Saturday, August 16, 2008

Today's Gospel for Saturday of the 19th Week in Ordinary Time was a short one. (Matthew 19:13-15).

Children were brought to Jesus that He might lay His hands on them and pray. The disciples rebuked them, but Jesus said, "Let the children come to me, and do not prevent them; for the Kingdom of heaven belongs to such as these." After He placed His hands on them, He went away.

On Saturday's, the Church honors the Blessed Virgin Mary with special Mass prayers and devotions. Many Saints have even fasted on Saturday's in honor of Our Lady. I always try to say some special prayers and meditations too. Here is a nice meditation on this Gospel verse and Our Lady by Caryll Houselander, (+ 1954) who was a British mystic and spiritual teacher.

The Kingdom Belongs to Children

Christ's insistence on the power of children is very striking. Almost more than anything else in the Gospel it proves that in God's eyes being something comes before doing something. He sets a little child among His apostles as an example of what He loves. He says that heaven is full of children. Indeed, the Architect of Love has built the door into heaven so low that no one but a small child can pass through it, unless, to get down to a child's little height, he goes in on his knees. How consistent it is with the incredible tenderness of God that His Christ, the Immortal Child, should be conceived by the power of the Spirit in the body of a child. That a child should bear a Child, to redeem the world. Our Lady was at the most fourteen when the angel came to her; perhaps she was younger. The whole world trembled on the word of a child, on a child's consent. To what was she asked to consent? First of all, to the descent of the Holy Spirit, to surrender her littleness to the Infinite Love, and as a result to become the Mother of Christ. It was so tremendous, yet so passive. She was not asked to do anything herself, but to let something be done to her. She was not asked to renounce anything, but to receive an incredible gift. She was not asked to lead a special kind of life, to retire to the temple and live as a nun, to cultivate suitable virtues or claim special privileges. She was simply to remain in the world, to go forward with her marriage to Joseph, to live the life of an artisan's wife, just what she had planned to do when she had no idea that anything out of the ordinary would ever happen to her. It almost seemed as if God's becoming man and being born of a woman were ordinary.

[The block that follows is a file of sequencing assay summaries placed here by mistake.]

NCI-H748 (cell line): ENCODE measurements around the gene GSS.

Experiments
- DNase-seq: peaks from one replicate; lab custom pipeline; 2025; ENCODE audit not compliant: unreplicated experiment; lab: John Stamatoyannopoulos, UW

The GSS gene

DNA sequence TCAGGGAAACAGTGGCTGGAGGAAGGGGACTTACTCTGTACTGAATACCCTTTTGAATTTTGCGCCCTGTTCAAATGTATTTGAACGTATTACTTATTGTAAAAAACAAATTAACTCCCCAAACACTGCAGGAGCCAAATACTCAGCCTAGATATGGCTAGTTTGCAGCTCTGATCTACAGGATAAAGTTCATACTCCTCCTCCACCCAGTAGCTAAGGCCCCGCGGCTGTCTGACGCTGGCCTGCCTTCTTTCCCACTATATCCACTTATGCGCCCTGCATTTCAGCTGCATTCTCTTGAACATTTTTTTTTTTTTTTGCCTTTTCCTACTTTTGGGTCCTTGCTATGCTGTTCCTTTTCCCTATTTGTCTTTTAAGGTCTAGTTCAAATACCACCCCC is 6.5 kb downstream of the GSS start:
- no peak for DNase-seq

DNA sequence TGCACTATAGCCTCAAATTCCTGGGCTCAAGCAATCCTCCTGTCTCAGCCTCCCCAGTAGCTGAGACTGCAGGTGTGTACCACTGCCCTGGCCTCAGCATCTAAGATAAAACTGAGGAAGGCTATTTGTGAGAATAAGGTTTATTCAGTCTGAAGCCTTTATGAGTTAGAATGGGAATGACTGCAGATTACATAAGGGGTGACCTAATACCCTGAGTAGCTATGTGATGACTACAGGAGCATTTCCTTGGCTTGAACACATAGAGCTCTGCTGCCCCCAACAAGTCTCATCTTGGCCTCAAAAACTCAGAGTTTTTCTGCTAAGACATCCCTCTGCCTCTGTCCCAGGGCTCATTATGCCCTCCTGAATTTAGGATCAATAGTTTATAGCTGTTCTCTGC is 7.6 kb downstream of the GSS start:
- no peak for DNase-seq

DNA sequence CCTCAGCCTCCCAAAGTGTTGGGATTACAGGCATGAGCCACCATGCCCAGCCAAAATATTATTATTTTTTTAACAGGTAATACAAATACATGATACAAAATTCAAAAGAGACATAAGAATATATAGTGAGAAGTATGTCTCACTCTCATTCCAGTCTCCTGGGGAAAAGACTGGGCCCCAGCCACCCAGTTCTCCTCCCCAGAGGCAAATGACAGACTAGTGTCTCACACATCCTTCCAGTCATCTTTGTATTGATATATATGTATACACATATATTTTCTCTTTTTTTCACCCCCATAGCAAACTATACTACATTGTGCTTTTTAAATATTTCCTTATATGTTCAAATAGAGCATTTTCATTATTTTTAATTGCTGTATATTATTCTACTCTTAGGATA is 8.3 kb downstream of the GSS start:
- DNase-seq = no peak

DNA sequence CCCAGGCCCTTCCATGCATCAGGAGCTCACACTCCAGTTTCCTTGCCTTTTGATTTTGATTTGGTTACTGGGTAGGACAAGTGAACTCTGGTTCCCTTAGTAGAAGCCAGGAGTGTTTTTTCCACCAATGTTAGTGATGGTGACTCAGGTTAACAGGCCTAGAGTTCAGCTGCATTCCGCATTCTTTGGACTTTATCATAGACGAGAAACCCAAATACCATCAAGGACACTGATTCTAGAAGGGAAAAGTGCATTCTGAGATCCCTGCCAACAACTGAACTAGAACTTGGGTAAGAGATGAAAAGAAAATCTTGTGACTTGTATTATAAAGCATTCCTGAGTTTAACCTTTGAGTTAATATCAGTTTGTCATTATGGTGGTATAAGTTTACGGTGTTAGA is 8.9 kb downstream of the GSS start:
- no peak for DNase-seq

[From 'The Reed of God', Public Domain]

And so I think we need to imitate Mary and all the Saints who have stayed "little," in virtue and humility, living our lives as God wants us to and not what the world wants. I'm almost 72 but I am looking forward to being in heaven as one of God's children. I hope to meet all of you there too! Maybe we can play some children's games together. I know we will love each other as children do!
Deacon John